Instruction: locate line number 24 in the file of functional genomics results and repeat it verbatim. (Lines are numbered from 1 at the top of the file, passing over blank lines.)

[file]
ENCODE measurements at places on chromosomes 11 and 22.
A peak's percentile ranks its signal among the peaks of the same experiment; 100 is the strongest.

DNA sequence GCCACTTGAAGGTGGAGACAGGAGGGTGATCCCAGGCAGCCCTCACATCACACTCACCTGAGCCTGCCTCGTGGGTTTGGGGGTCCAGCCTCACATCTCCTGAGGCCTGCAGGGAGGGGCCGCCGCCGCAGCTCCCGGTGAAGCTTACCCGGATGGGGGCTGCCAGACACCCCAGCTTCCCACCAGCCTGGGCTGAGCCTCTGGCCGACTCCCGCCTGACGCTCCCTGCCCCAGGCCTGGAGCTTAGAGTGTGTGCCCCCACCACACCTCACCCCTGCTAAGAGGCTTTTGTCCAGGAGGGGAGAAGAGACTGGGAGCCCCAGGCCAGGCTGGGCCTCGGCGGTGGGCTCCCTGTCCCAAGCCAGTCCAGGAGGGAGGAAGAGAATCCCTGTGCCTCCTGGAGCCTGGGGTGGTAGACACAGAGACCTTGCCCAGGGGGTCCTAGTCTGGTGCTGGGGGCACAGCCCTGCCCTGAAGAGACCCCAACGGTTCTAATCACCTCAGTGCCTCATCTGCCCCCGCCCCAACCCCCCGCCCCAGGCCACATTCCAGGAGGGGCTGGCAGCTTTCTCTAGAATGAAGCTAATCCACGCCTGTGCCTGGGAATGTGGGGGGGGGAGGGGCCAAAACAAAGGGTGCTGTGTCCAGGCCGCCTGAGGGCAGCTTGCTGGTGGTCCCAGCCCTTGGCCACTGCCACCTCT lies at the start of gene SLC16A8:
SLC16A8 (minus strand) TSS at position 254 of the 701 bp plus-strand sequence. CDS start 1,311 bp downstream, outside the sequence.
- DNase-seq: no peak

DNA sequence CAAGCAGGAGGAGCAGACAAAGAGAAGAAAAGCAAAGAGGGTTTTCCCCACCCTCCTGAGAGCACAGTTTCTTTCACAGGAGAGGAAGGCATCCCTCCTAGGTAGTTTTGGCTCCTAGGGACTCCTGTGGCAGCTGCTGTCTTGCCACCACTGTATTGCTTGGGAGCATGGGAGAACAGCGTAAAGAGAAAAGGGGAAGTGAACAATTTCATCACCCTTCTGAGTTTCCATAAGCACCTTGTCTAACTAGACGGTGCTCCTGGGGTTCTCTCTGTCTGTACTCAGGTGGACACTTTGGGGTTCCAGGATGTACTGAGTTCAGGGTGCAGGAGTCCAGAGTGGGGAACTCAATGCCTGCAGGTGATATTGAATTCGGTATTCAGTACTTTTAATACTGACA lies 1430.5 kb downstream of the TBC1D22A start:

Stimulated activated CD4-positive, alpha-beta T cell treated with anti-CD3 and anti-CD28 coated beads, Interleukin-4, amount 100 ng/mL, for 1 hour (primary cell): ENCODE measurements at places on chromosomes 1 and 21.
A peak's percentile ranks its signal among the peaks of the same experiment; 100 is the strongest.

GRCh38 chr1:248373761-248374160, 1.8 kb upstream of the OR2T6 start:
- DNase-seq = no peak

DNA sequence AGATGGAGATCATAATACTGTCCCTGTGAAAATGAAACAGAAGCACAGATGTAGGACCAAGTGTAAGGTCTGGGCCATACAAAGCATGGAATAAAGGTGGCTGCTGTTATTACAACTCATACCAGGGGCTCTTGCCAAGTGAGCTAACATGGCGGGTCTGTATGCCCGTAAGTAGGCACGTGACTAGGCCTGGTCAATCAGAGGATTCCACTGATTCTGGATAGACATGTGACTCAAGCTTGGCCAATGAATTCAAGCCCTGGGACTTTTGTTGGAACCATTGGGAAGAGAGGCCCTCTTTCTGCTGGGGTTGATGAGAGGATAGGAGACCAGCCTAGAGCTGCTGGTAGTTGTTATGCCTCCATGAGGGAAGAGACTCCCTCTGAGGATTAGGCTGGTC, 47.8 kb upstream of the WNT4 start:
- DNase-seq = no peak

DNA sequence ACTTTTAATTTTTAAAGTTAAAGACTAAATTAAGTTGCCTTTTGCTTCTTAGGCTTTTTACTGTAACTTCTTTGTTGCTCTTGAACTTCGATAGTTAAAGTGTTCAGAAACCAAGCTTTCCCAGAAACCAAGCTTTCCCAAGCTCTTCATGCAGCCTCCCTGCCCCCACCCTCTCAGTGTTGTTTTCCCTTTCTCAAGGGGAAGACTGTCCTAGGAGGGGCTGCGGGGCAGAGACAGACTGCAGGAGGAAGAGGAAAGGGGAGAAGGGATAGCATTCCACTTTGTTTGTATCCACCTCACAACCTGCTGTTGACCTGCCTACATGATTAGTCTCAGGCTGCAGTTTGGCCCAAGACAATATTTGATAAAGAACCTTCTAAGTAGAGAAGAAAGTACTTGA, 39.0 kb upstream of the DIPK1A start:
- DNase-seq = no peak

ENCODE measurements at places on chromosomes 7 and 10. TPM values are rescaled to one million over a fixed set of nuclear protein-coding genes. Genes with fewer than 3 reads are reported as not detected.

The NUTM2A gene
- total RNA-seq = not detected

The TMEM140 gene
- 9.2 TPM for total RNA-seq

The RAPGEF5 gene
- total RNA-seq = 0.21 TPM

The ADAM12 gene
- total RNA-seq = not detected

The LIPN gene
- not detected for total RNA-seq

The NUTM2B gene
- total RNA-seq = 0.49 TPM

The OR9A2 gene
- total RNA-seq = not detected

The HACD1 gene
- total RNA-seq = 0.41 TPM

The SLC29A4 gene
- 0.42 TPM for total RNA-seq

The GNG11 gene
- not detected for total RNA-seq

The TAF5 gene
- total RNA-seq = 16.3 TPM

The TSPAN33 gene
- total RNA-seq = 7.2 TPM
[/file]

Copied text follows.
The LIPN gene